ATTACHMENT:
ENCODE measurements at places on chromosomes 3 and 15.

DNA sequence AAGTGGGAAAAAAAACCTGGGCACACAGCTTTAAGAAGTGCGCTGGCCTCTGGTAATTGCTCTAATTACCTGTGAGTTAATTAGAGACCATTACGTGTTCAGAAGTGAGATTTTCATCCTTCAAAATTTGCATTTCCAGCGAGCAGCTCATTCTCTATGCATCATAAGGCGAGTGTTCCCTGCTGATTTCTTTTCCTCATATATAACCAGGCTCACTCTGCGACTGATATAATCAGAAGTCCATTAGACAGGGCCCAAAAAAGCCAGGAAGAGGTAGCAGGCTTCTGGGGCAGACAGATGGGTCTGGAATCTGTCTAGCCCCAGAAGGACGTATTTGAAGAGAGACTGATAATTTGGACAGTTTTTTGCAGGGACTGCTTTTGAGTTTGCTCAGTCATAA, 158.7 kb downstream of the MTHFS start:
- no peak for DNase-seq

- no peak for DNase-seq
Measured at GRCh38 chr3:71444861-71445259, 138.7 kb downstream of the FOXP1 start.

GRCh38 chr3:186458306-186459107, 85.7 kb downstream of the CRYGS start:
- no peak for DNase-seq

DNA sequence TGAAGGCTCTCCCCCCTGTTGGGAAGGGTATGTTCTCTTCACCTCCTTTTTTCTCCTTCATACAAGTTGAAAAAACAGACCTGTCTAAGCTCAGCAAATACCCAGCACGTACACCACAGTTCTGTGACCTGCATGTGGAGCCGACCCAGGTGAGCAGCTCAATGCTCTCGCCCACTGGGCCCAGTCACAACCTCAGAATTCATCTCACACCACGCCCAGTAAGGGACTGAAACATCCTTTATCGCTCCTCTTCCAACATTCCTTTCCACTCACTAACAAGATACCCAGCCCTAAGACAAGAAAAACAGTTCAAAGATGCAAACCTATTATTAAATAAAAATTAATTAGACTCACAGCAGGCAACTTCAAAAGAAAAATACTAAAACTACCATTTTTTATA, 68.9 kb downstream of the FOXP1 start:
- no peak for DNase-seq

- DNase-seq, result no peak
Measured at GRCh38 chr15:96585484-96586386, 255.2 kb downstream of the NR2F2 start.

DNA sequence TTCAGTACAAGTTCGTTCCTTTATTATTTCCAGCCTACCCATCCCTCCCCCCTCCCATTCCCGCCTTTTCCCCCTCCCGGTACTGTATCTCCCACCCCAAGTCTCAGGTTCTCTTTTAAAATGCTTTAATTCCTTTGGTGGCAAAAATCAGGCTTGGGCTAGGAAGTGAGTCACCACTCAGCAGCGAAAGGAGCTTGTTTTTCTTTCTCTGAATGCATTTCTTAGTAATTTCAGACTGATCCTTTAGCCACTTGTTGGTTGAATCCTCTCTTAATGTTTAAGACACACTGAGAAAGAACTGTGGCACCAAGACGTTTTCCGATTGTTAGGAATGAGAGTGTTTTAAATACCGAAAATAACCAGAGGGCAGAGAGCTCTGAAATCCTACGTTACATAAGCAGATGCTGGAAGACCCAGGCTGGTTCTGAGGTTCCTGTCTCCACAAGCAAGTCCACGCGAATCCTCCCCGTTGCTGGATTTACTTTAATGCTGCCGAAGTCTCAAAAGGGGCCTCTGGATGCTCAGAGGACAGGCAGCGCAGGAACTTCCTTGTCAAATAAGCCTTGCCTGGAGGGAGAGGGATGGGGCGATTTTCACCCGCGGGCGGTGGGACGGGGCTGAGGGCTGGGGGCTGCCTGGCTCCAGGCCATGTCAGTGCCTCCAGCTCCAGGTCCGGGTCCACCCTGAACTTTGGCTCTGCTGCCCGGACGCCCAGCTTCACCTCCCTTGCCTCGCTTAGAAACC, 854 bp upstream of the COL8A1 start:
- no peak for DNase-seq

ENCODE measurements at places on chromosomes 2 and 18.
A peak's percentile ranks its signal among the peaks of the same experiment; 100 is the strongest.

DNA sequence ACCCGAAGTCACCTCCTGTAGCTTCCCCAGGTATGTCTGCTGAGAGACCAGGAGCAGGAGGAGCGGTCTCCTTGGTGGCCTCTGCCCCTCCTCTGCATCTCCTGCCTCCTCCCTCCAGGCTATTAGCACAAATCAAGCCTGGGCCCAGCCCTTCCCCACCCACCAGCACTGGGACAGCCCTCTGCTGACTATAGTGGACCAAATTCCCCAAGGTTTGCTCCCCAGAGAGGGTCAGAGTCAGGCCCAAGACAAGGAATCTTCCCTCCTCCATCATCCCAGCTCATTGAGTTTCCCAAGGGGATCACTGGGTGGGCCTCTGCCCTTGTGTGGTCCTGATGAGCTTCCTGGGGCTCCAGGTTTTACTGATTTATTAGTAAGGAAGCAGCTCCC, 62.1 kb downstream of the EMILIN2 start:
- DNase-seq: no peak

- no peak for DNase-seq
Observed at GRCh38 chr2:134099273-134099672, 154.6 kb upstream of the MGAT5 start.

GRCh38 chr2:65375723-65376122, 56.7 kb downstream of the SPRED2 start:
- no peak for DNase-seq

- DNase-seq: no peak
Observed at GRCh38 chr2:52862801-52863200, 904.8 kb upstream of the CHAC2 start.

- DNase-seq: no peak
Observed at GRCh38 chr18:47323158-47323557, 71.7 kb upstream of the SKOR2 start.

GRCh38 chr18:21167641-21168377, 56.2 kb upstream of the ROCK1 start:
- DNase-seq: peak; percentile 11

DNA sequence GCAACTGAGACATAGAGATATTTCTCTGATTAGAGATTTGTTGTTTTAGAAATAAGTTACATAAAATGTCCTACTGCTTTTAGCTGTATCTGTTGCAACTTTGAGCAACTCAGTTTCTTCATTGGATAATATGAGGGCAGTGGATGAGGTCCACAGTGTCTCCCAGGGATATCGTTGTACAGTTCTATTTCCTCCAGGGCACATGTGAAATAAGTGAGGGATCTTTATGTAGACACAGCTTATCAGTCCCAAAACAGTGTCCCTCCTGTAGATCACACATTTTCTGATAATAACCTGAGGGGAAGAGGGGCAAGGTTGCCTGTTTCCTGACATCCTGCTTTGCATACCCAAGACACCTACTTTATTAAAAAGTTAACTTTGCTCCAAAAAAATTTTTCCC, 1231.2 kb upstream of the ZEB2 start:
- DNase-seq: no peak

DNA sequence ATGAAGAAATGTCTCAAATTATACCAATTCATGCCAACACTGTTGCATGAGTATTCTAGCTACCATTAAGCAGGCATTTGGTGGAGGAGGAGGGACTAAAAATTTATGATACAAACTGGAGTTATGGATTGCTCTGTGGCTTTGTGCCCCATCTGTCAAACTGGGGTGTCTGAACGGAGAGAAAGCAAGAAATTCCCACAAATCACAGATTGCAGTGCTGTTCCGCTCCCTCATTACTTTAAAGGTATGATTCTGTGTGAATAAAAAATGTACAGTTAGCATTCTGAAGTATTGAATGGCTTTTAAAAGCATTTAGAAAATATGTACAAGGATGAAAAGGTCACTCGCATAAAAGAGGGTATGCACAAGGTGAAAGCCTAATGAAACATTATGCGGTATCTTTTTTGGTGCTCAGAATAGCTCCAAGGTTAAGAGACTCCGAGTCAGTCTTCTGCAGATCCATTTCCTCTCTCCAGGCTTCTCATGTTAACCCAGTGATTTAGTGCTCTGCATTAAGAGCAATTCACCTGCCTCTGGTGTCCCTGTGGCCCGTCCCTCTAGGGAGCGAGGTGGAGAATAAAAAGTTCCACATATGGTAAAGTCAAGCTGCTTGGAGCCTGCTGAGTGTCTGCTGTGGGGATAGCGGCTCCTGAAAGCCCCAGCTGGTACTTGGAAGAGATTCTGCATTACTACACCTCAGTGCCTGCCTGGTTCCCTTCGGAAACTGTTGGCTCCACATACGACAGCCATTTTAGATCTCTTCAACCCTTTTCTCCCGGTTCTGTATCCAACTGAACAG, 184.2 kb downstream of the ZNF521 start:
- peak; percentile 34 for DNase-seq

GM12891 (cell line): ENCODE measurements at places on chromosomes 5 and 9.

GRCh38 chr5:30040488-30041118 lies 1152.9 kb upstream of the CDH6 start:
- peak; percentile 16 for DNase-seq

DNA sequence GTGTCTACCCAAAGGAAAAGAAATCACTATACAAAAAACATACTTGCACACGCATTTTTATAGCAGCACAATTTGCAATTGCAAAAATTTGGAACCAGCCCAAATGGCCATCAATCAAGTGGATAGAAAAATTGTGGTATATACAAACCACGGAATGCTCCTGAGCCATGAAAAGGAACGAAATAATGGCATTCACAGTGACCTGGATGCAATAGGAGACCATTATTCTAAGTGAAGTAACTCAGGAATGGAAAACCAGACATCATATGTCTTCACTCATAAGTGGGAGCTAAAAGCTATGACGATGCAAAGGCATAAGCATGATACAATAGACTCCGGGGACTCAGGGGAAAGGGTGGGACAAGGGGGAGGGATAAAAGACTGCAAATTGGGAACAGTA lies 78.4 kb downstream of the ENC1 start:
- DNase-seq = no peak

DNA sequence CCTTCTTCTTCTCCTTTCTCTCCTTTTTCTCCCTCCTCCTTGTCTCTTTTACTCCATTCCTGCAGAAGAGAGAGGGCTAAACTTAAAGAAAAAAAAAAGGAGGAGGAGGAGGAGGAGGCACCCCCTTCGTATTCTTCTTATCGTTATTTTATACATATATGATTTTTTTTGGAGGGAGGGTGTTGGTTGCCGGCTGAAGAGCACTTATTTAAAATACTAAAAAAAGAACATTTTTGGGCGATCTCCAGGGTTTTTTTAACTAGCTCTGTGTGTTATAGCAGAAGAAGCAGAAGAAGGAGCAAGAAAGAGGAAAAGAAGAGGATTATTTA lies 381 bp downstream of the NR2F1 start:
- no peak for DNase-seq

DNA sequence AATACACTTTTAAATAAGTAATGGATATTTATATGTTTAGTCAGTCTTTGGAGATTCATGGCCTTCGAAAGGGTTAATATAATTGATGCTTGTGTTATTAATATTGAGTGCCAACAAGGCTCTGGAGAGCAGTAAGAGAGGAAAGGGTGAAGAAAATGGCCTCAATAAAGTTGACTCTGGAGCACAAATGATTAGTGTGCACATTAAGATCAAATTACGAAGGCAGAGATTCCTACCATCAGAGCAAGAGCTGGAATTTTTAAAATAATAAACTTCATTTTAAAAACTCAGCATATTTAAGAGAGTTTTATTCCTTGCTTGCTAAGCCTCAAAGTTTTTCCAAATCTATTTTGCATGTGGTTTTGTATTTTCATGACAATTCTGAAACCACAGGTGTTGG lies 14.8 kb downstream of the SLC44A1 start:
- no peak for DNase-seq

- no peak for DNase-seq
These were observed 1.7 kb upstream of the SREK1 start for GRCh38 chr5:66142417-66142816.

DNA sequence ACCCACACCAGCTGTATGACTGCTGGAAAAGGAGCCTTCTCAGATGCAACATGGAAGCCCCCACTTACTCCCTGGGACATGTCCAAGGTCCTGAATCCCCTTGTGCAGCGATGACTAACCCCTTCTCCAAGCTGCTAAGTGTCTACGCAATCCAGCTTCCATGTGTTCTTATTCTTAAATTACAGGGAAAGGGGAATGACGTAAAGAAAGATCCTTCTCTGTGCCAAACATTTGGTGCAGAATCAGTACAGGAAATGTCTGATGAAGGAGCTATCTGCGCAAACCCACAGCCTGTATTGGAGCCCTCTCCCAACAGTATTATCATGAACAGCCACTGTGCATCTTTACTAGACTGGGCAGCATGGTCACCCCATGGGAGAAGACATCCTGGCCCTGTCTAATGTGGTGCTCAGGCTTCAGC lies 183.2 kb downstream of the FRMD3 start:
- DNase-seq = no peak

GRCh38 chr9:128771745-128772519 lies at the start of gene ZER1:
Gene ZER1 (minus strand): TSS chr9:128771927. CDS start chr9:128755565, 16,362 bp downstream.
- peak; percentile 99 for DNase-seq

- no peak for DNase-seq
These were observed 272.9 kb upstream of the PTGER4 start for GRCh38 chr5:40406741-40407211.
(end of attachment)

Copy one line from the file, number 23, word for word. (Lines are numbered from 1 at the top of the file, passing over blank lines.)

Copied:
Observed at GRCh38 chr2:52862801-52863200, 904.8 kb upstream of the CHAC2 start.